I think the Beats acquisition is more about music industry connections and the potential for bridging the massive Silicon Valley vs. Hollywood divide. Apple can and will eventually revolutionize much of the entertainment industry. But they need to do it very deliberately. Getting Iovine and Dre on board is just one small step. And I'm sure Ive could drastically improve Beats' hardware overnight. If he wanted to.
So how much is Adobe worth now? Let's see. Its market cap is about $35 billion. Add a premium to lock in the deal with its board, and that would raise the acquisition price to $45 to $50 billion. But is it really worth $50 billion to Apple? To buy Adobe just to kill off its Windows offerings, re-write everything in Swift for OS X, and own several segments of the "pro apps" market? Hoping that Adobe's Windows-using customers will switch to Mac? Not sure it's worth it.
I’ll hold you to that. I hope beyond hope myself that Photos is a replacement to Aperture, but shipping freely with every Mac, I seriously doubt it. I doubt if it will even have RAW support.
Really leads me to believe that you’re wrong.
This doesn't surprise me and I think they even mentioned something during the keynote, or someone did. The fact that the new Photos app is going to have some great image editing capabilities that were highlighted on the phone, and yet be easy to use, leads me to believe that's the way things are heading. iPhoto's biggest issue was performance, and Craig stated that the new Photos app will be high performance.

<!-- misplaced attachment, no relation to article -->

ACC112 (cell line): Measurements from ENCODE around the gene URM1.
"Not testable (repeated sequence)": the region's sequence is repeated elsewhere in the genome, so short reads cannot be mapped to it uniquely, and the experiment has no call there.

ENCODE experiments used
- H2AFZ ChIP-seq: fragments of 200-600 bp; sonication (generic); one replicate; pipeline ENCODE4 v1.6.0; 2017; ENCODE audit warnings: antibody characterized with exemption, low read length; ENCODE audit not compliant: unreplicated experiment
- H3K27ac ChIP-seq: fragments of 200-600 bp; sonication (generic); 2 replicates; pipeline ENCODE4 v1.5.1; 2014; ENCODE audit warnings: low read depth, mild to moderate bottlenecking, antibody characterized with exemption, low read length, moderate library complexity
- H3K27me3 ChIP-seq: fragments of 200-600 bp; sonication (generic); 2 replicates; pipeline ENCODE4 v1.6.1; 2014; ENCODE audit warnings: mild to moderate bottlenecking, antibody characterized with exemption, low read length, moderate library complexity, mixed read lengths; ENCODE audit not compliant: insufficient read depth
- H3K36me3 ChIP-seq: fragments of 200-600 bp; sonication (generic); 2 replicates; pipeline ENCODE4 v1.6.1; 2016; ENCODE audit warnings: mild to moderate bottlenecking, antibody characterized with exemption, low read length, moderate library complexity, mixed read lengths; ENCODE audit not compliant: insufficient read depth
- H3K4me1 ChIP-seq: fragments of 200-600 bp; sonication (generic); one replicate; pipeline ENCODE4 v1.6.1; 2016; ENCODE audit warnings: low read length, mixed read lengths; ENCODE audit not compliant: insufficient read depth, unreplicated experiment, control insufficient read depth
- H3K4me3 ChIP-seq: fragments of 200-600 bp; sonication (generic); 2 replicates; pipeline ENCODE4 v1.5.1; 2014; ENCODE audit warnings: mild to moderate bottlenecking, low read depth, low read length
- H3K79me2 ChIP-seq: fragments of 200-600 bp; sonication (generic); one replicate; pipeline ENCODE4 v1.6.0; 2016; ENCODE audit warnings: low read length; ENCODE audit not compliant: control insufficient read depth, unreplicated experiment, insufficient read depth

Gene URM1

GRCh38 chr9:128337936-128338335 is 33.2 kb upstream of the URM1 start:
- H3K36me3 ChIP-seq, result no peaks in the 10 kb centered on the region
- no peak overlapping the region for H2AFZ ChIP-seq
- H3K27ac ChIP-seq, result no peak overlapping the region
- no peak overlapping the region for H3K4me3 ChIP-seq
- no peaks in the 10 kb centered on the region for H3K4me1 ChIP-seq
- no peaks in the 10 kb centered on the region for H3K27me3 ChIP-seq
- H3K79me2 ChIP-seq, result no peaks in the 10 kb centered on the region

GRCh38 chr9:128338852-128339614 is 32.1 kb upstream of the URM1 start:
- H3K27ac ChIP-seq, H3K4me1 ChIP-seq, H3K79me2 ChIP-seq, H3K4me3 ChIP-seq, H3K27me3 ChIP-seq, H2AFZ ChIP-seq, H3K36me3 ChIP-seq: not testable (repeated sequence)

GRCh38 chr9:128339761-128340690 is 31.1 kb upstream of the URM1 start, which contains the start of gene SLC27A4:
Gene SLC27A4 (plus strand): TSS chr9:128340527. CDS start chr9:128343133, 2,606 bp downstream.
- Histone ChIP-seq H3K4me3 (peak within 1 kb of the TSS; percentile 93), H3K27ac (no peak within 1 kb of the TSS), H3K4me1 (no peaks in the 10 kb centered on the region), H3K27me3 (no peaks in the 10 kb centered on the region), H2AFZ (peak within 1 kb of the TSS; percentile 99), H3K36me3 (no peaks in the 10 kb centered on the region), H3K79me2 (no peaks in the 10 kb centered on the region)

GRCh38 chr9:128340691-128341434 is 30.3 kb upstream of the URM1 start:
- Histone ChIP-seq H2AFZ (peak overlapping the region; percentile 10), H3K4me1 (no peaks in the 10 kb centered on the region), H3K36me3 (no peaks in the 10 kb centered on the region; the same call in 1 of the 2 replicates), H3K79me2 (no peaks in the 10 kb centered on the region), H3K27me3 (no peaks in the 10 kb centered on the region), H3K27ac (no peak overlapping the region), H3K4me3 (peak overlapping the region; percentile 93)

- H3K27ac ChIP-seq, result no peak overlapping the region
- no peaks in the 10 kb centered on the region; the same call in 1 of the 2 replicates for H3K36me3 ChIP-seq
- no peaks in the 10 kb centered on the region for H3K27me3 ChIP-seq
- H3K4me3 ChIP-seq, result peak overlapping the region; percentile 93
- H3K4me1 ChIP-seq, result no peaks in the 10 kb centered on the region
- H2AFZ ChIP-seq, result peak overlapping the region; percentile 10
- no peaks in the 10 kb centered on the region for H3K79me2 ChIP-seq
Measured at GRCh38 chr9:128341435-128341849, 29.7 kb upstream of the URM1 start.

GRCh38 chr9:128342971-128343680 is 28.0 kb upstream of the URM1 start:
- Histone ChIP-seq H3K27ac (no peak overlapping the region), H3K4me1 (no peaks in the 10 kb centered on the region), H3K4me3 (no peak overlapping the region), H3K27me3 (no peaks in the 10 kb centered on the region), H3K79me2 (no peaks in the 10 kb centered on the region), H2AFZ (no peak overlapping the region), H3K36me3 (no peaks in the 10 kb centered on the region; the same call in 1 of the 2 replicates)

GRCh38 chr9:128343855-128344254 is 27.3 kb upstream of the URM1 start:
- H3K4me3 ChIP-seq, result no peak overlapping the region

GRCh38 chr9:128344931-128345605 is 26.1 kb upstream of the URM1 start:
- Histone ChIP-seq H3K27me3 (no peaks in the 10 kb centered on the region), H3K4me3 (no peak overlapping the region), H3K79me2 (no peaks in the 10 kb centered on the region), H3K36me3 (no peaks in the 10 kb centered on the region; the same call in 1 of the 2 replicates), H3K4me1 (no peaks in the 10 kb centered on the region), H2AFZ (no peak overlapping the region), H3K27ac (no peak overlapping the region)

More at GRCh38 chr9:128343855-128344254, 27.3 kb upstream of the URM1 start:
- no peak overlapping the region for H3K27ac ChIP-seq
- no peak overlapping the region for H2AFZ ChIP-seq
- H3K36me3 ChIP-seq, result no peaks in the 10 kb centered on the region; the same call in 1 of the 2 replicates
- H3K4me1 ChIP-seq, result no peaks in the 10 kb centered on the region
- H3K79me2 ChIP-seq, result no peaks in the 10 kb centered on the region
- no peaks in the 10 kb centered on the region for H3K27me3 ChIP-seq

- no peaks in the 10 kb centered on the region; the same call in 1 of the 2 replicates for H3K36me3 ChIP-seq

They also said in the keynote that this was replacing iPhoto. Again, I have no idea why this is news.
So again, no surprise here.
Couldn’t be happier. Can’t have Photos and iPhoto in the same ecosystem. This bodes well for iOS, too. It’s nonsense to have both.
The loss of Aperture, though, is inexcusable unless Photos picks up the slack.
Well, no, a Lightroom killer. Nothing that any of Apple’s three applications do even touches Photoshop in image creation.
That's what doesn't make sense about this story. Apple is usually tight lipped about everything. Why would they announce this now after so many months of nothingness on the Aperture front? All it does is encourage people to jump ship to Adobe. Something isn't right with this story and leads me to believe more will be announced in the near future.
If Apple thinks that we all believe they plan to continue on with other Pro Apps they're crazy. Though I'm not excited about it, I'm headed full tilt into Adobe including their video software which will replace Final Cut Pro X. The integration of my stills and video was so important but they've given up so I'm doing the same. Don't want to but it's Adobe Premier and Lightroom full steam ahead. Lord, Adobe must be salivating! Isn't it great to not have any competition. Apple you've lost a lot of credibility in my mind. Truly disappointing.